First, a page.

UCLA in the News lists selected mentions of UCLA in the world’s news media. Some articles may require registration or a subscription to view. See more UCLA in the News.
Latino, Black victims account for nearly all of L.A.’s surge in homicides | Los Angeles Times
Police attribute much of the latest violence to gangs, but the impact has been felt by victims old and young, homeless and housed, sitting in their cars and working a shift. “It speaks to the two Los Angeleses,” said Jorja Leap, a UCLA professor and longtime government consultant on L.A. gangs. “I am deeply concerned.”
Delta variant leaves Angelenos reassessing how to live their lives | Los Angeles Times
“How rosy the world looked several months ago depended on perspective,” said Vickie M. Mays, a professor of health policy and management at the UCLA Fielding School of Public Health. “I don’t know that the opening up necessarily held for everybody the same experience.”
“It is normal for countries like the United States to experience both booms and then periods of slow growth,” said Matt Barreto, a professor of political science and Chicano studies at UCLA.
Census: Communities of color call for racial and regional equity | Orange County Register
But based on preliminary comparisons between the American Community Survey estimates and the 2020 census data, there seem to be some glaring discrepancies, said Paul Ong, director of UCLA’s Center for Neighborhood Knowledge. When the data is “disaggregated,” or broken down by neighborhood blocks and communities, Ong said, it will likely reveal that White people have been overcounted and communities of color in marginalized and underserved neighborhoods have been undercounted.
Vast wildfires increase hardships for ranchers | Associated Press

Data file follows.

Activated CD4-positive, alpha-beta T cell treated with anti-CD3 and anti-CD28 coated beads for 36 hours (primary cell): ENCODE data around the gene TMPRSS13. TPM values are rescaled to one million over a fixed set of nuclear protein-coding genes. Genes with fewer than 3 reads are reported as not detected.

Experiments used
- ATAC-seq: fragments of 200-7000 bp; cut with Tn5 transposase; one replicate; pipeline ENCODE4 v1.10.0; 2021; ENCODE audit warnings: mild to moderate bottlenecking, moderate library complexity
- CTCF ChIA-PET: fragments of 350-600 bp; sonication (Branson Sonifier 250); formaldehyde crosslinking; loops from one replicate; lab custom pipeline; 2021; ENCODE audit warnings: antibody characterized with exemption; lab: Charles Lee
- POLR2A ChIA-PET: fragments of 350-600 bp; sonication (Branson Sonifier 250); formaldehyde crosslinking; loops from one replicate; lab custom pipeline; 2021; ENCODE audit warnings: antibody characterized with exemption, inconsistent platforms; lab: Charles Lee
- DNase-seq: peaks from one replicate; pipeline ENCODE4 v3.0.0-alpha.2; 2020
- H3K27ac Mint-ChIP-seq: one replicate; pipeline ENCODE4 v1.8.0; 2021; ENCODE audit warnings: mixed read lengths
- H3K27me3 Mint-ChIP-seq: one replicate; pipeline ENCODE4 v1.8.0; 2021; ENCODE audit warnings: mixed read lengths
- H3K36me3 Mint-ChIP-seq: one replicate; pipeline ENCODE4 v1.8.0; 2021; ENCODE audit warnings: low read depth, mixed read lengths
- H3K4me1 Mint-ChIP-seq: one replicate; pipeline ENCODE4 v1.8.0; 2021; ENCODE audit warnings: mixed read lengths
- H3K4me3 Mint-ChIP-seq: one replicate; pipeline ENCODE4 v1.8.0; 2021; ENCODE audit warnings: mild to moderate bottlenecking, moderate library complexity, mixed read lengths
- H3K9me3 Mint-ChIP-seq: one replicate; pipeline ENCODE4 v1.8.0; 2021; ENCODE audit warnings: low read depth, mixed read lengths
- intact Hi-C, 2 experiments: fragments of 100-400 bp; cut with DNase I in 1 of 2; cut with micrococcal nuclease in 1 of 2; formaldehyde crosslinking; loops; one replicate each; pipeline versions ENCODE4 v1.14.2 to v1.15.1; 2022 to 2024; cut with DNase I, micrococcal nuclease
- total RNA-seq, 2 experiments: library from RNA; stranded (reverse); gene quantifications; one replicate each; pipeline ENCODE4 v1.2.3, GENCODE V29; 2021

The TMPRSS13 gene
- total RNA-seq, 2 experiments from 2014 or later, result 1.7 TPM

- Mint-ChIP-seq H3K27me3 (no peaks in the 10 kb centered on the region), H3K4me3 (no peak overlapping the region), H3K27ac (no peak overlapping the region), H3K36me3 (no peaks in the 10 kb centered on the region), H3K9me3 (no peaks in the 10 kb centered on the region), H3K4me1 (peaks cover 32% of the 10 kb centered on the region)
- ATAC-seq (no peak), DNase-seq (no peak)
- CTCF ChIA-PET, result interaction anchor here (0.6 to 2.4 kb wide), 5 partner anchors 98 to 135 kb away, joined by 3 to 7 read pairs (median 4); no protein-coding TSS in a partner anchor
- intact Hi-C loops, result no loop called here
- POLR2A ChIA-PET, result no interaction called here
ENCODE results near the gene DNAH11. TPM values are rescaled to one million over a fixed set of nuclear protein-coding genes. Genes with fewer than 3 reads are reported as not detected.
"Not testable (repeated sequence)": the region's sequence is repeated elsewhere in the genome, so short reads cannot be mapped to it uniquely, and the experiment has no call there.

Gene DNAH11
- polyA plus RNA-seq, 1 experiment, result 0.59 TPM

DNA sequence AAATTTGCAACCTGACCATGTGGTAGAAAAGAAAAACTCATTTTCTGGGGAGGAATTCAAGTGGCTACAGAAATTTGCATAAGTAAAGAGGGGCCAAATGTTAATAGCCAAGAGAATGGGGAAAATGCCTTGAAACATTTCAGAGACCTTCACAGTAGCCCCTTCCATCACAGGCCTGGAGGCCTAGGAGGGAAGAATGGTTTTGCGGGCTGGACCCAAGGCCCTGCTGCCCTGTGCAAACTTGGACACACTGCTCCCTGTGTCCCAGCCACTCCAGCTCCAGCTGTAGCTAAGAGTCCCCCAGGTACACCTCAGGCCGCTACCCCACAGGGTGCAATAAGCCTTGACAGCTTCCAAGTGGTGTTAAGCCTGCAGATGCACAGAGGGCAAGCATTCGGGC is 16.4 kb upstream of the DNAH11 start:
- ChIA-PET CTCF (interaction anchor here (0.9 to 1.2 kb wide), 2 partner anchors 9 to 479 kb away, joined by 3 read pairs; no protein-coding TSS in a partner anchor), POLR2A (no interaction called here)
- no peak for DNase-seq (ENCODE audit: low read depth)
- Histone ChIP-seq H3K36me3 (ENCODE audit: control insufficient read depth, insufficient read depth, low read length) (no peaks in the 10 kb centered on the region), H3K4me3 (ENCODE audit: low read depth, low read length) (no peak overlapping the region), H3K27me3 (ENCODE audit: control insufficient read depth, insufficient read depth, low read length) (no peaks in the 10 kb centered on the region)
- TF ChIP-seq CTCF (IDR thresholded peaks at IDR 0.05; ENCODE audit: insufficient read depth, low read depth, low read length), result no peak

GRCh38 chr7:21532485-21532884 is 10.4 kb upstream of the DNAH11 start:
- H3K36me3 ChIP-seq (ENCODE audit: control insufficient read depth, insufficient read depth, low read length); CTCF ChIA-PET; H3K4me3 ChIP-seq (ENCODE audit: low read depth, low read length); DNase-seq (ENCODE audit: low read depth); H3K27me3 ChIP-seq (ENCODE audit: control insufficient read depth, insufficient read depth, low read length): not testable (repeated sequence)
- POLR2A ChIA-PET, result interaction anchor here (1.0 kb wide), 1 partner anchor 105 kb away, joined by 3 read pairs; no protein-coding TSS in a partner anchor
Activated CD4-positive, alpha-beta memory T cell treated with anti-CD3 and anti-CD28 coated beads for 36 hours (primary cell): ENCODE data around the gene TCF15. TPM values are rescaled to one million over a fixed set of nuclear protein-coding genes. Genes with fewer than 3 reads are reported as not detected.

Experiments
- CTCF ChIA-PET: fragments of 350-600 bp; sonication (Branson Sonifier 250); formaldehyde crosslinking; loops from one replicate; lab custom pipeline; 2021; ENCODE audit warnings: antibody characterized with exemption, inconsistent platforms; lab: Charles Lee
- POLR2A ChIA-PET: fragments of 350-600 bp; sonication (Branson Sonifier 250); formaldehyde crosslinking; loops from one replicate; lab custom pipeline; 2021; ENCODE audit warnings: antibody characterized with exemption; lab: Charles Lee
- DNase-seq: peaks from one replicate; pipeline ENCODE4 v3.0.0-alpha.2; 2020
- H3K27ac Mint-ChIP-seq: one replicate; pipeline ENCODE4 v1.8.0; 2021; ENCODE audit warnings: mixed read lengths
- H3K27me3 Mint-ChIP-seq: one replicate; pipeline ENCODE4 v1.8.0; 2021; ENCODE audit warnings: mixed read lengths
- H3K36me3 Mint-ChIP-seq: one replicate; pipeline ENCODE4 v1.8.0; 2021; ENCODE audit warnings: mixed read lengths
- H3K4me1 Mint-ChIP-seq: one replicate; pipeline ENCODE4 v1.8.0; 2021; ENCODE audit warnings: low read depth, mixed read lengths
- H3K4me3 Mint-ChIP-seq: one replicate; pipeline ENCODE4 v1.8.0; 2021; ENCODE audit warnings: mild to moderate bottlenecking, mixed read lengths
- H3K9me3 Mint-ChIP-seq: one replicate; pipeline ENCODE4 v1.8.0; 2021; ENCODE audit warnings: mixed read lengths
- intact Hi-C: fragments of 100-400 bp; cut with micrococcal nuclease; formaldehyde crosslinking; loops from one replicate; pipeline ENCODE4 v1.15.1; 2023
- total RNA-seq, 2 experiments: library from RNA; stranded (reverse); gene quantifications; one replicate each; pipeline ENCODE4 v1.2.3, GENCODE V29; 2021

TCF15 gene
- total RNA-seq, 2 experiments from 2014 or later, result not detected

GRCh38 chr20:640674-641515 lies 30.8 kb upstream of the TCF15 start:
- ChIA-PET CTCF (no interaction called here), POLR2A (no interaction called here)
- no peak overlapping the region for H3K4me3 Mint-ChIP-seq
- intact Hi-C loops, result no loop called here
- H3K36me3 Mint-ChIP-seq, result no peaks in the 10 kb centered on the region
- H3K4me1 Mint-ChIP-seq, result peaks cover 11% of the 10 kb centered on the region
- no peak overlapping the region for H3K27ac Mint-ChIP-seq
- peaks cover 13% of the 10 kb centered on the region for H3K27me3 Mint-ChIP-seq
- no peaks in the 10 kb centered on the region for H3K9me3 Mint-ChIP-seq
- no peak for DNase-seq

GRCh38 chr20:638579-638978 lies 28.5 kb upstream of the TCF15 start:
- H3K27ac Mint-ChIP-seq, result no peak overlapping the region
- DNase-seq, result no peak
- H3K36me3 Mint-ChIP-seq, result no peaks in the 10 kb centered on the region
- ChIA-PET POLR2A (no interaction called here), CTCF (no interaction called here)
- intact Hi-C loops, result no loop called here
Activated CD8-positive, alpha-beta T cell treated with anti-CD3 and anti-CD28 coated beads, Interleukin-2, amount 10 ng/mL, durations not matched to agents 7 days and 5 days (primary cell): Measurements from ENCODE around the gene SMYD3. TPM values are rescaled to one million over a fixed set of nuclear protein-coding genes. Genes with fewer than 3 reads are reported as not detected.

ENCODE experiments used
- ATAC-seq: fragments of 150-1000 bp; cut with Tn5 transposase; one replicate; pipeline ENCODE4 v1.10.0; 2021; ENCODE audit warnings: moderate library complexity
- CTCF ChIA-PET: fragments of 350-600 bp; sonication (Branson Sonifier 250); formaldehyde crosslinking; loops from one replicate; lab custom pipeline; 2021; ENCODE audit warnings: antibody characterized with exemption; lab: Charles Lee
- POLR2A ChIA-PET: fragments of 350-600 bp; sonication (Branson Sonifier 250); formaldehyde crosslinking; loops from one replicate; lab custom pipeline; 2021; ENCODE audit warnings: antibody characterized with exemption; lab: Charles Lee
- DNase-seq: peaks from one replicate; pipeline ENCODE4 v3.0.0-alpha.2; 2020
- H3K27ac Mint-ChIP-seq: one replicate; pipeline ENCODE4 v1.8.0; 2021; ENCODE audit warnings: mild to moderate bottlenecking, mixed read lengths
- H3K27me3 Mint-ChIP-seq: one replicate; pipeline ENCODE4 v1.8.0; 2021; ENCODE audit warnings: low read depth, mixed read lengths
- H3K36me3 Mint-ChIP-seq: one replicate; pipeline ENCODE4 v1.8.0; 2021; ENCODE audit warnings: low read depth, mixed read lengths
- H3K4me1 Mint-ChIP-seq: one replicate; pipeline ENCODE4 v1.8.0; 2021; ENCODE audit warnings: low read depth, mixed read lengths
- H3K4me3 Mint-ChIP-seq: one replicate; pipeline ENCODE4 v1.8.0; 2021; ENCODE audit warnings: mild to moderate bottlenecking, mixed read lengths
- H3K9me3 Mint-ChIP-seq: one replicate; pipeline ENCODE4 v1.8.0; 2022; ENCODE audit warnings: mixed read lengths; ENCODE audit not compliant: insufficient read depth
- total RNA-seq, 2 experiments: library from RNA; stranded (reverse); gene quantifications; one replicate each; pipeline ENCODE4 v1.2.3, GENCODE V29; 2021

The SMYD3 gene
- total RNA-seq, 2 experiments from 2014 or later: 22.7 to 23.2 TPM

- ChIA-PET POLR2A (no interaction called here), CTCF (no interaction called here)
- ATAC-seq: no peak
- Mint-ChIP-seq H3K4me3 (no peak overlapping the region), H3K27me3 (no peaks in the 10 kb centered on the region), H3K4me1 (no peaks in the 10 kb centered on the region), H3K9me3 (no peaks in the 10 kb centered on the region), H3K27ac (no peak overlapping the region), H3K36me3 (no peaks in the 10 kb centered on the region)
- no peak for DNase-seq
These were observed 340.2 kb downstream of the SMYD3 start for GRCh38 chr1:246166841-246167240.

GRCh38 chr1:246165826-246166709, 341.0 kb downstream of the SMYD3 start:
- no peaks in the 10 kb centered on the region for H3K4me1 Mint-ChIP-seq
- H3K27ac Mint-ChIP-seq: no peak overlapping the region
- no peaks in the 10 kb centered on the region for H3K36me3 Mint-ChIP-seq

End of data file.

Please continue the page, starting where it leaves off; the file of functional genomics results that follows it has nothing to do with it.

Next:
The main cause of the drought — a huge factor in worsening wildfires — is natural weather changes with some possible climate change, said Park Williams a hydrology and fire scientist at the University of California, Los Angeles, who wasn’t part of the research. (Williams is also quoted by Bloomberg Quint.)
“It’s going to be very difficult to predict exactly where we are. We’re only really going to know when we’re on the other side of it. But what I can say is that we’re so much better off than we were at the beginning. We have all of these tools available to us,” said UCLA’s Anne Rimoin (approx. 1:30 mark).
HIV: Injections vs. pills | HealthDay News
A three-year, real-world study has just wrapped up, and the results suggest that when patients are given a single shot of PrEP once every two months, their HIV risk ends up being 66% lower than those who’d been trying to rely on a daily pill. “The effect difference is largely driven by ‘coverage’ of sex acts,” explained study author Dr. Raphael Landovitz [of UCLA.] (Also: Medical Xpress.)
Health habits that optimize immunity | Prevention
“Everything you do when you’re awake — eating, digesting, working, walking, exercising — prompts your body to release inflammatory cells,” says Rita Kachru, MD, section chief of the clinical immunology and allergy division and assistant professor at the David Geffen School of Medicine at UCLA. “Sleep gives your body a break from all of that.”
COVID vaccine boosters | Palm Springs Post
“Johnson & Johnson is not a bad vaccine — it’s way better than getting nothing,” said Dr. Otto Yang, an infectious disease specialist at UCLA Health. “But it’s not as good as other options.”